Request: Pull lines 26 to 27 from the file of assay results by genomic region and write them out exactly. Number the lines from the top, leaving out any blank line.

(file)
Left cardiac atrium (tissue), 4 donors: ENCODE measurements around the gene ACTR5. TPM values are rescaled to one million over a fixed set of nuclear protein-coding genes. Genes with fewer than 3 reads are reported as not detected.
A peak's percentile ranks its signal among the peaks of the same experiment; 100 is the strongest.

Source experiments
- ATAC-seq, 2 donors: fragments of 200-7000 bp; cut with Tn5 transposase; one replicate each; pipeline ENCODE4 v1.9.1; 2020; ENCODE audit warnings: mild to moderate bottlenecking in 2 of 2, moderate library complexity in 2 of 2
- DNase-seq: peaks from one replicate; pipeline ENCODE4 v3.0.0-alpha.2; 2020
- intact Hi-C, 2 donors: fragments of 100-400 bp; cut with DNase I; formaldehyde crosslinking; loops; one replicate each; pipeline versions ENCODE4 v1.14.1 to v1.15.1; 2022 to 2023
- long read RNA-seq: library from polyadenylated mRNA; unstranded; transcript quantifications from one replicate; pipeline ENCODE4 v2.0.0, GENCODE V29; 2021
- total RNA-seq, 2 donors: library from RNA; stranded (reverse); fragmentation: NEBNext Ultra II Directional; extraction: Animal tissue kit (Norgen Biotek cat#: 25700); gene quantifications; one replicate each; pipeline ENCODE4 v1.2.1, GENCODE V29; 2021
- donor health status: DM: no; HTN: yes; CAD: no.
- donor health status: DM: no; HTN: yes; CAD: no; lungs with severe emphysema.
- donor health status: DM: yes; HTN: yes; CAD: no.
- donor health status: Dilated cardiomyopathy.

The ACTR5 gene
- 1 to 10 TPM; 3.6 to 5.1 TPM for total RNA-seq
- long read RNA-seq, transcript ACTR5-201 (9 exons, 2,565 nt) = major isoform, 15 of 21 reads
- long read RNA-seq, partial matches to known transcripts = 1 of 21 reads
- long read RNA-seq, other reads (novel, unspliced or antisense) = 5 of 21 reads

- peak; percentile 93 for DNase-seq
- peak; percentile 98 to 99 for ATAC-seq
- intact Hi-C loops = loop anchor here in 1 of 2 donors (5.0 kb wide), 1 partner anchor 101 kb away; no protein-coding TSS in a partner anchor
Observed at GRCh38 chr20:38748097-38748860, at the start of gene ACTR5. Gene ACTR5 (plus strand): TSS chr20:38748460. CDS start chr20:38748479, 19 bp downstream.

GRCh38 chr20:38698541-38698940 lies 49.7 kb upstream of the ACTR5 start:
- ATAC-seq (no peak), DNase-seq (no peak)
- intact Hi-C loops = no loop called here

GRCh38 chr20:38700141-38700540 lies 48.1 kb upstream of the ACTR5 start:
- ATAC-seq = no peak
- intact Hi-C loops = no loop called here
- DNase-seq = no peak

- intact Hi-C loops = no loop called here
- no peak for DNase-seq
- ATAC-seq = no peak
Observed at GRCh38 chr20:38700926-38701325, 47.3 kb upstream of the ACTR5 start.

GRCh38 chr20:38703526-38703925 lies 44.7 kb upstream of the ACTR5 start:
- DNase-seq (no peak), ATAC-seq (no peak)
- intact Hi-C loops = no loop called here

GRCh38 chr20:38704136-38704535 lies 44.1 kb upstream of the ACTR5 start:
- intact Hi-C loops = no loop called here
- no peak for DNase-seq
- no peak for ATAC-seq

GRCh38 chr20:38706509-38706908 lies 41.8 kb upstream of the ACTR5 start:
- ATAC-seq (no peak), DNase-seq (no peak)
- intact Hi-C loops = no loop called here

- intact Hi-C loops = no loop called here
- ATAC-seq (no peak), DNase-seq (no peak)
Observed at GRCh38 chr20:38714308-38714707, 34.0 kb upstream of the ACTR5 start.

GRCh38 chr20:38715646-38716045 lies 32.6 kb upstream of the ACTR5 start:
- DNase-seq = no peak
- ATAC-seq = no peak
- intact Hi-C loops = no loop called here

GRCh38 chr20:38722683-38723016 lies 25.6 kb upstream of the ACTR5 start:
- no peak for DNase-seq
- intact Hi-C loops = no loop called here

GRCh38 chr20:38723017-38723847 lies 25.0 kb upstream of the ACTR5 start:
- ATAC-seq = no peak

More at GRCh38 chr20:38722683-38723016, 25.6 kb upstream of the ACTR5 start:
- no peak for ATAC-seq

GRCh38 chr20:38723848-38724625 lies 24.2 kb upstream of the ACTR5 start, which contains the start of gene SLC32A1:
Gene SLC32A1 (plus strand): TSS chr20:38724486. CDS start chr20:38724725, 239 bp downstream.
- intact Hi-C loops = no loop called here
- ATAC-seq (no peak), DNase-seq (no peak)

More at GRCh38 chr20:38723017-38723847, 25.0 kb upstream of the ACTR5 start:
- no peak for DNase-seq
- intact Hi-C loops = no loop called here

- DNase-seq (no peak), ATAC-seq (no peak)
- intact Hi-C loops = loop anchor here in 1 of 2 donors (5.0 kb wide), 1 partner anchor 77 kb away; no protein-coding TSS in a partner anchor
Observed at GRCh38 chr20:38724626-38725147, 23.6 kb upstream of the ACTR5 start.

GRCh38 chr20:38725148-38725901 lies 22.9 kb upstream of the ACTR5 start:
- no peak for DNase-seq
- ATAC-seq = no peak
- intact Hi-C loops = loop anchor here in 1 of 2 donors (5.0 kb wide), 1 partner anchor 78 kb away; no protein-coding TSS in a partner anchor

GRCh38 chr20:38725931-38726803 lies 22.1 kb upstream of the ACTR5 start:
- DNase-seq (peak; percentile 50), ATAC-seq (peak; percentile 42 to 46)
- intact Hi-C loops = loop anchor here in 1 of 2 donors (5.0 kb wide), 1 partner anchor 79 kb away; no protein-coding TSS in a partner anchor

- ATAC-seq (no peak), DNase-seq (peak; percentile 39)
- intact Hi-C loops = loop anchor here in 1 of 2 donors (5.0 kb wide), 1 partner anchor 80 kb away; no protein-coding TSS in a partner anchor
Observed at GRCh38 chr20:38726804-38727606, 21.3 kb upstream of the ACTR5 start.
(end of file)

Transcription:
- ATAC-seq = no peak
- intact Hi-C loops = no loop called here